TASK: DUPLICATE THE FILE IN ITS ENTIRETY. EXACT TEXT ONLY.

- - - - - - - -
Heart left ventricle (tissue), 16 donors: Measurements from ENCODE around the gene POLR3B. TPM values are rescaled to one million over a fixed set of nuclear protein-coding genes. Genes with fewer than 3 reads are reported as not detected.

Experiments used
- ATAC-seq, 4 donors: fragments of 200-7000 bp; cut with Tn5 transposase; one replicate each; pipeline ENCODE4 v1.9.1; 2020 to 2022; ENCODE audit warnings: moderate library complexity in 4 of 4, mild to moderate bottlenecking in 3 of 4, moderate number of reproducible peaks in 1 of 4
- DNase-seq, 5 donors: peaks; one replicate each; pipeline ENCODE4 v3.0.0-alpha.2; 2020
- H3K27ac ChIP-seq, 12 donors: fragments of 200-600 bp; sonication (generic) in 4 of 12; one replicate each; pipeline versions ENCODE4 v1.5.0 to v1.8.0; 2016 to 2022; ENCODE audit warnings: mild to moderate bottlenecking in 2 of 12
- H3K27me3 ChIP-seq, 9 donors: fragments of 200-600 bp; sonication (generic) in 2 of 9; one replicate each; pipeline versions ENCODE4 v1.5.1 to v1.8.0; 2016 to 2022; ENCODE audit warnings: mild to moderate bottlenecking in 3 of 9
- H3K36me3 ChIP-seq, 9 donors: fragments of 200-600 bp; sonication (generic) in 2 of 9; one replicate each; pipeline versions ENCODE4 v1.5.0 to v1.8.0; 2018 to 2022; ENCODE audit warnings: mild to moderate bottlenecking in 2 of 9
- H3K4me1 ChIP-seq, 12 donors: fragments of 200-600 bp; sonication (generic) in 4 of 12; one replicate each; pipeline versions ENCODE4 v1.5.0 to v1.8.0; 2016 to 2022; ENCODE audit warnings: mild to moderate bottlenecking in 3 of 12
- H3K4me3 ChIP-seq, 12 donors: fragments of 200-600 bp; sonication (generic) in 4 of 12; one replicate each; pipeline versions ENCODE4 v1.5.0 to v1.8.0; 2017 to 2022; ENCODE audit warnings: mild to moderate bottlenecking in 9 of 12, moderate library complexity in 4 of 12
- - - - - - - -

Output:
Heart left ventricle (tissue), 16 donors: Measurements from ENCODE around the gene POLR3B. TPM values are rescaled to one million over a fixed set of nuclear protein-coding genes. Genes with fewer than 3 reads are reported as not detected.

Experiments used
- ATAC-seq, 4 donors: fragments of 200-7000 bp; cut with Tn5 transposase; one replicate each; pipeline ENCODE4 v1.9.1; 2020 to 2022; ENCODE audit warnings: moderate library complexity in 4 of 4, mild to moderate bottlenecking in 3 of 4, moderate number of reproducible peaks in 1 of 4
- DNase-seq, 5 donors: peaks; one replicate each; pipeline ENCODE4 v3.0.0-alpha.2; 2020
- H3K27ac ChIP-seq, 12 donors: fragments of 200-600 bp; sonication (generic) in 4 of 12; one replicate each; pipeline versions ENCODE4 v1.5.0 to v1.8.0; 2016 to 2022; ENCODE audit warnings: mild to moderate bottlenecking in 2 of 12
- H3K27me3 ChIP-seq, 9 donors: fragments of 200-600 bp; sonication (generic) in 2 of 9; one replicate each; pipeline versions ENCODE4 v1.5.1 to v1.8.0; 2016 to 2022; ENCODE audit warnings: mild to moderate bottlenecking in 3 of 9
- H3K36me3 ChIP-seq, 9 donors: fragments of 200-600 bp; sonication (generic) in 2 of 9; one replicate each; pipeline versions ENCODE4 v1.5.0 to v1.8.0; 2018 to 2022; ENCODE audit warnings: mild to moderate bottlenecking in 2 of 9
- H3K4me1 ChIP-seq, 12 donors: fragments of 200-600 bp; sonication (generic) in 4 of 12; one replicate each; pipeline versions ENCODE4 v1.5.0 to v1.8.0; 2016 to 2022; ENCODE audit warnings: mild to moderate bottlenecking in 3 of 12
- H3K4me3 ChIP-seq, 12 donors: fragments of 200-600 bp; sonication (generic) in 4 of 12; one replicate each; pipeline versions ENCODE4 v1.5.0 to v1.8.0; 2017 to 2022; ENCODE audit warnings: mild to moderate bottlenecking in 9 of 12, moderate library complexity in 4 of 12